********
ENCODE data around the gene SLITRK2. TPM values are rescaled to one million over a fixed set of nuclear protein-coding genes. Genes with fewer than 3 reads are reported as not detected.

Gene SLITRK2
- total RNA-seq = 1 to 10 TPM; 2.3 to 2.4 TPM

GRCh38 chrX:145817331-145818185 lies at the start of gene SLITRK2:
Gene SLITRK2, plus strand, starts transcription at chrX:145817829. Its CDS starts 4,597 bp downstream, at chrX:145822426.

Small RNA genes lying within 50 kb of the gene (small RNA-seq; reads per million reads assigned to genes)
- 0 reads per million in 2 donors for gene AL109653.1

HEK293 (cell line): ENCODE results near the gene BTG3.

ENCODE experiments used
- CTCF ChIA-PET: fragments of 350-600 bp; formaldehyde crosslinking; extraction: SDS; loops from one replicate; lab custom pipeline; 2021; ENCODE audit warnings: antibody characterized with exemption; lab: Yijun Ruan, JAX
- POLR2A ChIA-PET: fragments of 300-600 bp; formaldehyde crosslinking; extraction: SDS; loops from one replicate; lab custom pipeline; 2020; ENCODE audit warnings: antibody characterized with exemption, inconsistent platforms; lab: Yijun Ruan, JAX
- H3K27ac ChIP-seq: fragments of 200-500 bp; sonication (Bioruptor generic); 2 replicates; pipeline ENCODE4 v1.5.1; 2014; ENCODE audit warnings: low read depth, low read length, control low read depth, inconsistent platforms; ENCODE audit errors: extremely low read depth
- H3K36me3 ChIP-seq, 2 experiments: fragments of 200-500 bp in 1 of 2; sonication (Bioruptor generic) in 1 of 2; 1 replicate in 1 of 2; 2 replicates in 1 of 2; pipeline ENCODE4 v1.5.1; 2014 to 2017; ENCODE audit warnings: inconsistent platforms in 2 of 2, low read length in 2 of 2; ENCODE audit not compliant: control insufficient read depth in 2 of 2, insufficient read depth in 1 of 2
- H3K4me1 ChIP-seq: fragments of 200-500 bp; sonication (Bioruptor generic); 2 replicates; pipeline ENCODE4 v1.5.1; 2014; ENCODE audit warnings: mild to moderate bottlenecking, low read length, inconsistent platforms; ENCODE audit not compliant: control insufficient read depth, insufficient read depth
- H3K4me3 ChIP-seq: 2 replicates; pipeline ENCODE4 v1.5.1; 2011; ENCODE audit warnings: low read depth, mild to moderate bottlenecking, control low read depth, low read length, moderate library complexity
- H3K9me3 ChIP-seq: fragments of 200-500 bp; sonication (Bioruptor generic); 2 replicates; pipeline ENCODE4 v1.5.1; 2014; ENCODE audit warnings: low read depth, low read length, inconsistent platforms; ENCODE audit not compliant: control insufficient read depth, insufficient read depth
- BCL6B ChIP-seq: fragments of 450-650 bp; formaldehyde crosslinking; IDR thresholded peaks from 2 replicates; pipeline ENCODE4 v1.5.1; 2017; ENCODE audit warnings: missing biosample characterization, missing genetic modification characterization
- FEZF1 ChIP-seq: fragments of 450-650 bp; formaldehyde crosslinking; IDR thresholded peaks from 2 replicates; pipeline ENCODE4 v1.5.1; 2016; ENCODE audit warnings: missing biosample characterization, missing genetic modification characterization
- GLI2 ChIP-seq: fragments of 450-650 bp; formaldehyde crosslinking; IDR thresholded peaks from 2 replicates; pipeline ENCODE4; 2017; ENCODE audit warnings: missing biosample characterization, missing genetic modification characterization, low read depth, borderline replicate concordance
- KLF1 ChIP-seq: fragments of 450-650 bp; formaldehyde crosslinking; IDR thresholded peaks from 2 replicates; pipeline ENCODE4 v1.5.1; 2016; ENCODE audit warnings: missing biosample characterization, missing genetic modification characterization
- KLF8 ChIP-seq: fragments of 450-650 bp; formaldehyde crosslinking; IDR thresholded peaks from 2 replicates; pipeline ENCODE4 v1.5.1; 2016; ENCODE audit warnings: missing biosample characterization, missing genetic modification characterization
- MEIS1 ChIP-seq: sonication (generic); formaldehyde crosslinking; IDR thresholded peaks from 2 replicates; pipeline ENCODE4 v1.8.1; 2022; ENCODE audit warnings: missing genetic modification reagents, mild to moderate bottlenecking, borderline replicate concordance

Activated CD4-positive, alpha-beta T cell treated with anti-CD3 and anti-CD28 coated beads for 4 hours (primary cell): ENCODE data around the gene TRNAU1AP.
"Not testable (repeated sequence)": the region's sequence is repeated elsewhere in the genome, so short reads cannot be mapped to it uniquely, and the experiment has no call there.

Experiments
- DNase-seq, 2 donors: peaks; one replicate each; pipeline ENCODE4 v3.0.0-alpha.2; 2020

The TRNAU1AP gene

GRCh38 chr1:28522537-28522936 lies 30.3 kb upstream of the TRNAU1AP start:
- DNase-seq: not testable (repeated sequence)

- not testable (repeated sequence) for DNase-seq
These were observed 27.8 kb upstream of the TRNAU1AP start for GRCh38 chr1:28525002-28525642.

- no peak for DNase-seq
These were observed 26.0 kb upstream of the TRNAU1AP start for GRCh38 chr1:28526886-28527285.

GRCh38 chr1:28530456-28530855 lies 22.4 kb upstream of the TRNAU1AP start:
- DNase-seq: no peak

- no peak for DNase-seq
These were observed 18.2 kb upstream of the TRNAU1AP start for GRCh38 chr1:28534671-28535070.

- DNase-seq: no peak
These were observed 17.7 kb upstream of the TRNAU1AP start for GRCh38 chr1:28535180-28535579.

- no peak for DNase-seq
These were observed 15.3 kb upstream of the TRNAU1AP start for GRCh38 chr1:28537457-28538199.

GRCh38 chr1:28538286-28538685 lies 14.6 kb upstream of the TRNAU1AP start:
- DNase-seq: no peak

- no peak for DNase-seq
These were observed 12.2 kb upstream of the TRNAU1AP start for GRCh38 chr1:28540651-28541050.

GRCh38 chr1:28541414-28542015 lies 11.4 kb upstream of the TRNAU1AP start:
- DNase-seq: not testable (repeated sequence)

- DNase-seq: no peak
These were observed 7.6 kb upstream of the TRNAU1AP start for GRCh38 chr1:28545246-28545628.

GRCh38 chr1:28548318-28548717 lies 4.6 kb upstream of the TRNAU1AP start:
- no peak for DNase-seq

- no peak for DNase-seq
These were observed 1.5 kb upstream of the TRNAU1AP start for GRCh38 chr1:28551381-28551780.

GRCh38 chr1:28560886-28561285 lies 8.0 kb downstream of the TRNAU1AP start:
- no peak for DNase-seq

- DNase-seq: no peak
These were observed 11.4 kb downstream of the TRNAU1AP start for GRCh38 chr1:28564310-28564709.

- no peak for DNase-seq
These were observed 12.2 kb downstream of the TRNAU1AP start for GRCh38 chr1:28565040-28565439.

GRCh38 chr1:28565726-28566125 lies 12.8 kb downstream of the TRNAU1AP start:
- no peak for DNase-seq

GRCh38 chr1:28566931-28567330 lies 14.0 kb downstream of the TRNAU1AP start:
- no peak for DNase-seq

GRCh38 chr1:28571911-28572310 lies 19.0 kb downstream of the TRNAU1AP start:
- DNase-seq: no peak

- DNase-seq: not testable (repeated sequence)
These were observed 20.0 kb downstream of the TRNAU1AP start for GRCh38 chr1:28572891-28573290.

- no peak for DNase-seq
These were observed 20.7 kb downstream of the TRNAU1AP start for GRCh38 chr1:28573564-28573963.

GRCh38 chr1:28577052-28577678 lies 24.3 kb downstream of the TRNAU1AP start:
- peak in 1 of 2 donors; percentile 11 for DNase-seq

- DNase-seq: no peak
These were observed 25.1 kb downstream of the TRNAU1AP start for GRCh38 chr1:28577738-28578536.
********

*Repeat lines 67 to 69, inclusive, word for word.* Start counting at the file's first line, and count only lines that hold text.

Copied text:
These were observed 20.0 kb downstream of the TRNAU1AP start for GRCh38 chr1:28572891-28573290.

- no peak for DNase-seq
These were observed 20.7 kb downstream of the TRNAU1AP start for GRCh38 chr1:28573564-28573963.